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Tips to Protect Yourself when Dealing with Clients

1. Have a contract or client agreement.

You should have some form of contract or client agreement which states, at a minimum, your work hours, your hourly fee (if you charge by the hour), payment terms, a statement regarding confidentiality, your status as an independent contractor, an “out” clause (e.g., either party may terminate the agreement with 14 days notice) and any other data that you feel pertinent (such as an arbitration clause).

If you choose to have a contract or client agreement, it is in your best interest to insure that your client signs and returns it before any work is performed – remember to send your client a signed copy back.

2. Create Client Service Plans.

If you’re not sure how many hours a client will require each month, you may want to consider creating “Client Service Plans” which allows clients to know they have purchased a certain amount of your time for any given month.

For example, if you are a coach, you could charge $X/month for three 30-minute calls and email support. Or $Y/month for three 45-minute calls and email support.

If you are a virtual assistant, you could charge $X per hour for clients who commit to using 40 hours/month and $Y per hour for clients who commit to using 20 hours/month. Each set of hours/pricing would be a separate plan – Platinum, Gold and Silver, for example, where Platinum clients commit to the most hours and Silver clients the least.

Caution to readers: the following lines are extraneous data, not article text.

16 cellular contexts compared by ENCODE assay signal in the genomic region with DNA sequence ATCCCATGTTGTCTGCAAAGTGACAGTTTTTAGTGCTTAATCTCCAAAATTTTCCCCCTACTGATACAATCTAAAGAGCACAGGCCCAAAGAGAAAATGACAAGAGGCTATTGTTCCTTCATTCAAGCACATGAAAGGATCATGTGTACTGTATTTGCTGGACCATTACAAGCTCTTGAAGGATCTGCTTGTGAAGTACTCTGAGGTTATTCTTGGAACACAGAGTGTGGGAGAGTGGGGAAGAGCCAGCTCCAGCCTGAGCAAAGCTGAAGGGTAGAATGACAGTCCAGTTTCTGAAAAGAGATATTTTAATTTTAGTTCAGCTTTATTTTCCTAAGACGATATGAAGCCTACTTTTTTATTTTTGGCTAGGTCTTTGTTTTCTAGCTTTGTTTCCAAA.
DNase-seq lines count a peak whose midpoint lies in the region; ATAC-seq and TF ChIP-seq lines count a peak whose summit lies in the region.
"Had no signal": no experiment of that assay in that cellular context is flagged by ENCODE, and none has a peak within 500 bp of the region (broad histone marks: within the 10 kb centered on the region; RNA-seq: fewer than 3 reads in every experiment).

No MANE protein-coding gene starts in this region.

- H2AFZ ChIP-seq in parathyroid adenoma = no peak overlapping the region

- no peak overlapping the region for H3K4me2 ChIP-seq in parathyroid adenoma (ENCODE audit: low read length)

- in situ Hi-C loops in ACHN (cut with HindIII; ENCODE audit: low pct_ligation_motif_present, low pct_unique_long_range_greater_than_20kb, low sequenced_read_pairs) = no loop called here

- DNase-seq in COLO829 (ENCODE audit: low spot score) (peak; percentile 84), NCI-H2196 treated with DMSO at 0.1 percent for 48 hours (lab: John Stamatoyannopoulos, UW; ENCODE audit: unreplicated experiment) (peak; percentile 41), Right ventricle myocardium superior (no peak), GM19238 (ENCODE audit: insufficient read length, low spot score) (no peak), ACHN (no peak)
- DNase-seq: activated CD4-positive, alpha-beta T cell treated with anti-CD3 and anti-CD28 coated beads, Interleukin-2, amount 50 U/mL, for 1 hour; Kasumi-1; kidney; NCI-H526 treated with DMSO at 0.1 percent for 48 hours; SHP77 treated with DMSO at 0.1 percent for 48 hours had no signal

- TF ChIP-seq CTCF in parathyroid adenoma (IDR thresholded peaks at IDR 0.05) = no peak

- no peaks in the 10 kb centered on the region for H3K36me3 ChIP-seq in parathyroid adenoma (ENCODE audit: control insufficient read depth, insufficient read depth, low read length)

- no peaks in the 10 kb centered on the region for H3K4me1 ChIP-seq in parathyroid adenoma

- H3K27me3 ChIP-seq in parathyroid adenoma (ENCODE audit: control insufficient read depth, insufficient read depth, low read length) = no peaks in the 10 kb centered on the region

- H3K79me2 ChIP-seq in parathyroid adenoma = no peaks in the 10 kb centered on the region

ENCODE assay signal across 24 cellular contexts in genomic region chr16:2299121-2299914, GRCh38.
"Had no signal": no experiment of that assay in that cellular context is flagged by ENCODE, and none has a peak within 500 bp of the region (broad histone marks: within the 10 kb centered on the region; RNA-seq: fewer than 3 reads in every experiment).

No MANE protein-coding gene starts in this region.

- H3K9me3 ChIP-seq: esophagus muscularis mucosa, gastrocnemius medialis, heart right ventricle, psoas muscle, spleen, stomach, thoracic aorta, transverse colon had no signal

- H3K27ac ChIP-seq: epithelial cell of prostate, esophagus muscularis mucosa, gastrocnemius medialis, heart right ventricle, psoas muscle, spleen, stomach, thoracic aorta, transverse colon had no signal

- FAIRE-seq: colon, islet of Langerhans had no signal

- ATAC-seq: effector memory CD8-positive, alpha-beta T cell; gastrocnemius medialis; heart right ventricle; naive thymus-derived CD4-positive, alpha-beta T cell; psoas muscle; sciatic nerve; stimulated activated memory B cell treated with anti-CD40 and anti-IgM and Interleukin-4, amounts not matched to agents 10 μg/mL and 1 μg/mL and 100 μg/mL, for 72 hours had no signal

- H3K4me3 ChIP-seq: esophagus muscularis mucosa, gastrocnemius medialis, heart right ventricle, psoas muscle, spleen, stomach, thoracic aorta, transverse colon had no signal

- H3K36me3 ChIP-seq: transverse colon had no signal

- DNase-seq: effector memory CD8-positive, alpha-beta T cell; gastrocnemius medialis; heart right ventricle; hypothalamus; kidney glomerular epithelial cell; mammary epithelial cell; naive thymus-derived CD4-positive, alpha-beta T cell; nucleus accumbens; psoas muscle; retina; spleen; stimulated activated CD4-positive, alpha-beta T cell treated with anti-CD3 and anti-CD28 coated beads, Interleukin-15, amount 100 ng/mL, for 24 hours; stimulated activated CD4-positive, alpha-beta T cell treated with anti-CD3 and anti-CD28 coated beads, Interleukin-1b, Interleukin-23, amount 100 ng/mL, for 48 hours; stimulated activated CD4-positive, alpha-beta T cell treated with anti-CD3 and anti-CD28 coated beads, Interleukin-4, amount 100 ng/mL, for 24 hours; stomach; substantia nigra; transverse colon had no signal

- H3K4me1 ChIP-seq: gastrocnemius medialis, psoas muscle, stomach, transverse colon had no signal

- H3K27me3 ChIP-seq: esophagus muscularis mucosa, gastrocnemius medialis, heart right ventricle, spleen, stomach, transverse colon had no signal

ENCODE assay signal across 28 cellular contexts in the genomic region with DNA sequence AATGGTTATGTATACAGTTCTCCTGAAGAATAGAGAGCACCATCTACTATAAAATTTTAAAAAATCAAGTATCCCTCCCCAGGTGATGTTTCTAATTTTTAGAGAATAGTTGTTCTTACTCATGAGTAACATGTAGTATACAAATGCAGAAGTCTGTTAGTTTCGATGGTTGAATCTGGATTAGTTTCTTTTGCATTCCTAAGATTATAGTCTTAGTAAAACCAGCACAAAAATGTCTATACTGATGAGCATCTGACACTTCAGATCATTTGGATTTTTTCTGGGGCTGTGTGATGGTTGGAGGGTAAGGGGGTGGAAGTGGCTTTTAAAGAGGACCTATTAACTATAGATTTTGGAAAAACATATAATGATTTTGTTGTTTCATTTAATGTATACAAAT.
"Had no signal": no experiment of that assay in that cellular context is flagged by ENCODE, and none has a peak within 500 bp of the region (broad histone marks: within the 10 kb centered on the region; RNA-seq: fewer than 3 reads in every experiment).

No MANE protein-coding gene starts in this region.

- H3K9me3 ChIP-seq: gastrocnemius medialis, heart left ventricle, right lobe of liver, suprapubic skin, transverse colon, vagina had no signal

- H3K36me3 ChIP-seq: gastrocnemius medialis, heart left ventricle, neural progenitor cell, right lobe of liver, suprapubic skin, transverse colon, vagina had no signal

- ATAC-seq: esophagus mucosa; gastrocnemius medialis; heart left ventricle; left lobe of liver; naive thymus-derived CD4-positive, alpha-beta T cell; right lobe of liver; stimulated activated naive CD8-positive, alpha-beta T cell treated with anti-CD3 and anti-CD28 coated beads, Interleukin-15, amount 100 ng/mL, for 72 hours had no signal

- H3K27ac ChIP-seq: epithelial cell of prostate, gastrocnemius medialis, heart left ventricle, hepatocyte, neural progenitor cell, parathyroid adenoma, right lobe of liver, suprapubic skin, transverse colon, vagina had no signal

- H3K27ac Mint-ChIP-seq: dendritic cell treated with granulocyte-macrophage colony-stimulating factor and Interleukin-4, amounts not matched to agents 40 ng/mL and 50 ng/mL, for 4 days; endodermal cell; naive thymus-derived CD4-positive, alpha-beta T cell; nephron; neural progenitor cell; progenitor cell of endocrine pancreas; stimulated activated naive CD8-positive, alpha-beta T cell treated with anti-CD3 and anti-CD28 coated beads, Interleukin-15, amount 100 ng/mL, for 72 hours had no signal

Don’t be afraid to tailor your plans to your specific business and your clients. It’s important that they know you can be flexible while still maintaining your internal standards.

3. Require a deposit or get paid in advance.

It makes good business sense to require a deposit before you start work for new clients. The deposit doesn’t need to be prohibitive, but just enough to guarantee that you are paid at least something for your work if the client decides to try and stiff you.

Most coaches I know are paid in advance of the month. For example, clients pay at the end of November for December’s coaching. Many virtual assistants require a percentage deposit at the beginning of each month and credit it on the invoice.

The above strategies are not mutually exclusive. I use all three to a certain degree in my business along with a “Client Intake Form” that I’ve created. This allows me to learn something about the client before we’ve had our first session.